The word sanskrita, meaning "refined" or "purified," is the antonym of prakrita, meaning "natural," or "vulgar." It is made up of the primordial sounds, and is developed systematically to include the natural progressions of sounds as created in the human mouth. Sanskrit was considered as "Dev Bhasha", "Devavani" or the language of the Gods by ancient Indians. There are 54 letters in the Sanskrit alphabet. Each has masculine and feminine, shiva and shakti. 54 times 2 is 108.

Mother of all Higher Languages

The Sanskrit language has helped shape many European languages including French, German, Russian, and English. It shows many ancient forms of words such as father, through, shampoo, trigonometry, and mouse, while guru, pundit, dharma, bandh, and yoga are among hundreds of Sanskrit words that can now be found in the Oxford dictionary.

Earliest and only known Modern Language

Panini (c 400BC), in his Astadhyayi, gave formal production rules and definitions to describe Sanskrit grammar. Starting with about 1700 fundamental elements, like nouns, verbs, vowels and consonents, he put them into classes. The construction of sentences, compound nouns etc. was explained as ordered rules operating on underlying fundamental structures. This is exactly in congruence with the fundamental notion of using terminals, non-terminals and production rules of moderm day Computer Science. On the basis of just under 4,000 sutras (rules expressed as aphorisms), he built virtually the whole structure of the Sanskrit language. He used a notation precisely as powerful as the Backus normal form, an algebraic notation used in Computer Science to represent numerical and other patterns by letters.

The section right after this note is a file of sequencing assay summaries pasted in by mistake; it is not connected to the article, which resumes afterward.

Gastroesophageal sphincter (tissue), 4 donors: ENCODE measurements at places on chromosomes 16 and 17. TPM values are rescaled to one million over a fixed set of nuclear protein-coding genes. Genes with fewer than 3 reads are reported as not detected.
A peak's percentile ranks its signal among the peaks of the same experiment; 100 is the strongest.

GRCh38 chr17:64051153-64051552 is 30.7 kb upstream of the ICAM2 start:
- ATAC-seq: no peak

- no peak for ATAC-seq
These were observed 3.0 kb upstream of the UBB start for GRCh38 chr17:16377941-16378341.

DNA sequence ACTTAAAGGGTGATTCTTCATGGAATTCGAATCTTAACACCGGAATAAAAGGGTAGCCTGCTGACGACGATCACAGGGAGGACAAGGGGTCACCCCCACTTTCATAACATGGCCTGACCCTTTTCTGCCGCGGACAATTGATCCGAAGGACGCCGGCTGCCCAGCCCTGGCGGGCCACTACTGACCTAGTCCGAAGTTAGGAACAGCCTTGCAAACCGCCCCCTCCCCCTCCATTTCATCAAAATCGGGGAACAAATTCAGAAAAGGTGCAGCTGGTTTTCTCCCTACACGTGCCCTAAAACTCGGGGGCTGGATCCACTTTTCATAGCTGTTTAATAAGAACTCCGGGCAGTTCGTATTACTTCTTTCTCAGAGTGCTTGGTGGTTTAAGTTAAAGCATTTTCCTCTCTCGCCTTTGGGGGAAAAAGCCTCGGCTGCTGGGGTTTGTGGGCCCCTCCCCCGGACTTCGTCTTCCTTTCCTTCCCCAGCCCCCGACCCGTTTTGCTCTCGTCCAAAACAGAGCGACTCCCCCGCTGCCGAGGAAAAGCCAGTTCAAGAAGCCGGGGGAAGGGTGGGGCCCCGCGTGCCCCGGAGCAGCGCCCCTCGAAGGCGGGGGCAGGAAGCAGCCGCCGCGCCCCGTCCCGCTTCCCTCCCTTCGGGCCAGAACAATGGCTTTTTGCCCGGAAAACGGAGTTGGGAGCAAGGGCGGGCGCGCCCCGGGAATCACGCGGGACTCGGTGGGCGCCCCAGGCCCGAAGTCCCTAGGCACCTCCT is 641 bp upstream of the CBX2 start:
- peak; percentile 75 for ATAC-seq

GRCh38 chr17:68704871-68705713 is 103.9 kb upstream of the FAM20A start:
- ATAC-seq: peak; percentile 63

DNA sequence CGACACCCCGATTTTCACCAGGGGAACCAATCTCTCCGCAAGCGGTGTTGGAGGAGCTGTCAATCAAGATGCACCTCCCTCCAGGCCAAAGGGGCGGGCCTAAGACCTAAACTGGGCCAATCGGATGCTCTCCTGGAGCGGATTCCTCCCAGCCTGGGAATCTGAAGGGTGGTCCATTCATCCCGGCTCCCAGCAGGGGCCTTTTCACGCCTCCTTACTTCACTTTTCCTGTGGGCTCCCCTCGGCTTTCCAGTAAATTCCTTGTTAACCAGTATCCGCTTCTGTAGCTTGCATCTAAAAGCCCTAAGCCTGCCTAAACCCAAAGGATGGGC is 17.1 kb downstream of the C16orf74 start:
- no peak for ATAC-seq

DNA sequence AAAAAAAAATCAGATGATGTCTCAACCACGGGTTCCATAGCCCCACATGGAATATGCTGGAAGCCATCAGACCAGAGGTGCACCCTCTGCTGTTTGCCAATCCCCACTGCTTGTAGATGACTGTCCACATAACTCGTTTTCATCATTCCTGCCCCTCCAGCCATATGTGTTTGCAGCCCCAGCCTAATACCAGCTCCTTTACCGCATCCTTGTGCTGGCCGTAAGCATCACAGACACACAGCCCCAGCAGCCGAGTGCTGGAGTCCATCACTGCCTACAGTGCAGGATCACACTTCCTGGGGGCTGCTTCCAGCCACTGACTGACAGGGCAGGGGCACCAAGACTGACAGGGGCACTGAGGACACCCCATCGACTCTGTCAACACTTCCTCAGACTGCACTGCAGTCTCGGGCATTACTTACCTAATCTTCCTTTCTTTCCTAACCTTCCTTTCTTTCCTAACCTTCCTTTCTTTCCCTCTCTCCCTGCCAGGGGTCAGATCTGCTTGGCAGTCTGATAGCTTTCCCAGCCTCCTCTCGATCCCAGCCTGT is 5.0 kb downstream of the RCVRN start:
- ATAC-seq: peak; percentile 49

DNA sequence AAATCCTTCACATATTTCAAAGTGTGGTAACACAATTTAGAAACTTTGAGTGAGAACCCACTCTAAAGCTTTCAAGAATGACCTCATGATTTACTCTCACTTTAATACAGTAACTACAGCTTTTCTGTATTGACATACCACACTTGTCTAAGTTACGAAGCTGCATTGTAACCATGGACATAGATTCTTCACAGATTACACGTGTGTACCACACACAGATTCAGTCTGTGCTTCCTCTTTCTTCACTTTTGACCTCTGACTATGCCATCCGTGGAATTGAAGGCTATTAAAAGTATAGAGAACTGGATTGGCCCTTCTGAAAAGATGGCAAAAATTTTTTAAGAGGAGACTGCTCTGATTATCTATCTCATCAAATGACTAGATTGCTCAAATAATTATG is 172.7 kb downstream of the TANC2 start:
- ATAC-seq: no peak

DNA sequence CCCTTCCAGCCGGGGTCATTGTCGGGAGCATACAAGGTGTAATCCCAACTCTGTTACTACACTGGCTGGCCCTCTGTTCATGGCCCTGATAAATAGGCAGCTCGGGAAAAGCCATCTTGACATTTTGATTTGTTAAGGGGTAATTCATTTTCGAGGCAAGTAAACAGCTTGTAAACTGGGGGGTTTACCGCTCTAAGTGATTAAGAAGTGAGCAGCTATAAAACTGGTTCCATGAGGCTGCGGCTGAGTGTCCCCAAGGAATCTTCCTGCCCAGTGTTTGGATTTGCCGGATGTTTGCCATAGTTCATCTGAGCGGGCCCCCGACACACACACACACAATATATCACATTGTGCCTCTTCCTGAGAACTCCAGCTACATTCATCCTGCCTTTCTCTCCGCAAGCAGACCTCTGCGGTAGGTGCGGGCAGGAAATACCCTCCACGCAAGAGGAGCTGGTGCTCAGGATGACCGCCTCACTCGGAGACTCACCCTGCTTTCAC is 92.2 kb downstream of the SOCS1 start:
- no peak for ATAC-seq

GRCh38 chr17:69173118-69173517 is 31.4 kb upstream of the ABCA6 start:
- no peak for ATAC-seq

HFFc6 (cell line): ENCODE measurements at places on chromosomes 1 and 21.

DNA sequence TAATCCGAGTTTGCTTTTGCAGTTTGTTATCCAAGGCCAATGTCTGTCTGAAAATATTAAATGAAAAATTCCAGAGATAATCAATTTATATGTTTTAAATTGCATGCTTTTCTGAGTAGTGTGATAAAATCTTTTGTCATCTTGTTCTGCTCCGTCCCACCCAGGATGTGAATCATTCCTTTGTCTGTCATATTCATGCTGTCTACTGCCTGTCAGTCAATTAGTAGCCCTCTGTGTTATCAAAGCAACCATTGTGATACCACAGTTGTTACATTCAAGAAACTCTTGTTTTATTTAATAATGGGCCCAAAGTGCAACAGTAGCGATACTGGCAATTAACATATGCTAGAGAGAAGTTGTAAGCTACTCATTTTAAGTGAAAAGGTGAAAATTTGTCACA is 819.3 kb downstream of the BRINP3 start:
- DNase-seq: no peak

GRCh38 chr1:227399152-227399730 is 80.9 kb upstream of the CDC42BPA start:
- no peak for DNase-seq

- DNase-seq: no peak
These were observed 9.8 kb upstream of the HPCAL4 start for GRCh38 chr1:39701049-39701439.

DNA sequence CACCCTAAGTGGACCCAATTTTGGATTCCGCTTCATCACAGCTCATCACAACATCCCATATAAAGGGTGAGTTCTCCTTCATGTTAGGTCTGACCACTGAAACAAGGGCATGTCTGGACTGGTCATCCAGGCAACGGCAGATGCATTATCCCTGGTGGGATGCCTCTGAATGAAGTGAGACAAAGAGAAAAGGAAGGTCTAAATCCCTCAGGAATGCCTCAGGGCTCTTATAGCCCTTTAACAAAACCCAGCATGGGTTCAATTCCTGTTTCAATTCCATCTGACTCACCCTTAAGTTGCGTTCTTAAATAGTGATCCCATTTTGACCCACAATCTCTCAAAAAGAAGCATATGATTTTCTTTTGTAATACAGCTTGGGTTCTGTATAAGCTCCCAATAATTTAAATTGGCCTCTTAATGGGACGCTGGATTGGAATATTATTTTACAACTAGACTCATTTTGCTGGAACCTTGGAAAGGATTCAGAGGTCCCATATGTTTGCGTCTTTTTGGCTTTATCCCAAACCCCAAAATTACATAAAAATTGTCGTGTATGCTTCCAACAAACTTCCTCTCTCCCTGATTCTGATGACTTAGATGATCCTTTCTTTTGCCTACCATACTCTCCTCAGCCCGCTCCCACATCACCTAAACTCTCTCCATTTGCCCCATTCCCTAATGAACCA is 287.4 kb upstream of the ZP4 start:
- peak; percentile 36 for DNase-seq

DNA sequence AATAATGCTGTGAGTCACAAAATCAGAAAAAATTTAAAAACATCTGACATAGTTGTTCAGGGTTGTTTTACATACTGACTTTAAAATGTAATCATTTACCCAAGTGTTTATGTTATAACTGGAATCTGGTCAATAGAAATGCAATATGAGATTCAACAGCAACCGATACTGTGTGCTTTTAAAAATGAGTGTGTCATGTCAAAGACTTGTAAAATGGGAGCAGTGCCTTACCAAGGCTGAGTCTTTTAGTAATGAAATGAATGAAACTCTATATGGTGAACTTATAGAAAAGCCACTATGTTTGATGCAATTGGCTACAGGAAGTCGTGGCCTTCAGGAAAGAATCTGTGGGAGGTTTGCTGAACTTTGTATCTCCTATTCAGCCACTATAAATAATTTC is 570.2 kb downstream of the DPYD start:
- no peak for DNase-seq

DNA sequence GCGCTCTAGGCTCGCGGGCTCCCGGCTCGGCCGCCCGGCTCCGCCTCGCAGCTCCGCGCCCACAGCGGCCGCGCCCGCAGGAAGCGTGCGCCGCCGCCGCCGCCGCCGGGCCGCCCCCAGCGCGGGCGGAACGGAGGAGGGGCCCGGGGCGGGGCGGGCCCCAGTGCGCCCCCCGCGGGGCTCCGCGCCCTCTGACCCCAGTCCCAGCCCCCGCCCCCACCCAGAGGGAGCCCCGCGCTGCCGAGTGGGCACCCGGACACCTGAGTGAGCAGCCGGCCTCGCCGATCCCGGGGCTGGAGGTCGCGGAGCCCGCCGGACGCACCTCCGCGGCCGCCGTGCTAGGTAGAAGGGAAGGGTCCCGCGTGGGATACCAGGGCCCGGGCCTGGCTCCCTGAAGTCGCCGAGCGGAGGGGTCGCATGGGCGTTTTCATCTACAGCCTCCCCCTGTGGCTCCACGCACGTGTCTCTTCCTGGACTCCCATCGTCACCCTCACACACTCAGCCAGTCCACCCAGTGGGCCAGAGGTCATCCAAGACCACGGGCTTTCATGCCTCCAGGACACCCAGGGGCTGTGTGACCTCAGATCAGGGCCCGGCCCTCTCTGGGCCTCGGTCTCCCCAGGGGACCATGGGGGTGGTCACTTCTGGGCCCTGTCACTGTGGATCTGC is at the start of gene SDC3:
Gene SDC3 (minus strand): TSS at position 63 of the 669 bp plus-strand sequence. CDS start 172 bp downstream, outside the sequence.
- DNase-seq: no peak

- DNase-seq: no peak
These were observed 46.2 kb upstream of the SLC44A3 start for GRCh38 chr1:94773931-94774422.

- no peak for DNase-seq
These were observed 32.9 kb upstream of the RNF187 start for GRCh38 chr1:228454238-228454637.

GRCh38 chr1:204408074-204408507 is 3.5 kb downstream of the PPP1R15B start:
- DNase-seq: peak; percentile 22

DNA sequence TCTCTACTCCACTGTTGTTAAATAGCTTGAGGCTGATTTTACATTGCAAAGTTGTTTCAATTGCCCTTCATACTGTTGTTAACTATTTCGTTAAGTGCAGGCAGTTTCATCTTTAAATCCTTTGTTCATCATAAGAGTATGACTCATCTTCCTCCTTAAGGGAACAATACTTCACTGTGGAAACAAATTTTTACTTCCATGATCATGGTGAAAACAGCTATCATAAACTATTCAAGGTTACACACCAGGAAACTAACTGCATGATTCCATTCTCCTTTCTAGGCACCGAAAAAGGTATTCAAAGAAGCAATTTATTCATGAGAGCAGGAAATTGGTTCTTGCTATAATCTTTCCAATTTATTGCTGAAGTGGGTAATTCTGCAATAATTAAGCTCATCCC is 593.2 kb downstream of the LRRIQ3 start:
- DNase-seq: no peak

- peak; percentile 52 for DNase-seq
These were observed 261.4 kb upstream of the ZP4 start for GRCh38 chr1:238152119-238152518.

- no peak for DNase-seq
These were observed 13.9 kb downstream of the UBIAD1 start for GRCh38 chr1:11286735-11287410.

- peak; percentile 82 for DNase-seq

It is my contention that because of the scientific nature of the method of pronunciation of the vowels and consonants in the Indian languages (specially those coming directly from Pali, Prakit and Sanskrit), every part of the mouth is exercised during speaking. This results into speakers of Indian languages being able to pronounce words from any language. This is unlike the case with say native English speakers, as their tongue becomes unused to being able to touch certain portions of the mouth during pronunciation, thus giving the speakers a hard time to speak certain words from a language not sharing a common ancestry with English. I am not aware of any theory in these lines, but I would like to know if there is one.

Veda
The Vedic tradition of knowledge, based on the extensive Vedic literature, is the oldest tradition of knowledge in the world.
Hinduism at a Glance
If you're new to this faith, here's where to begin. In this simple introduction to a complex religion, get your basic questions on Hinduism answered and explained in brief.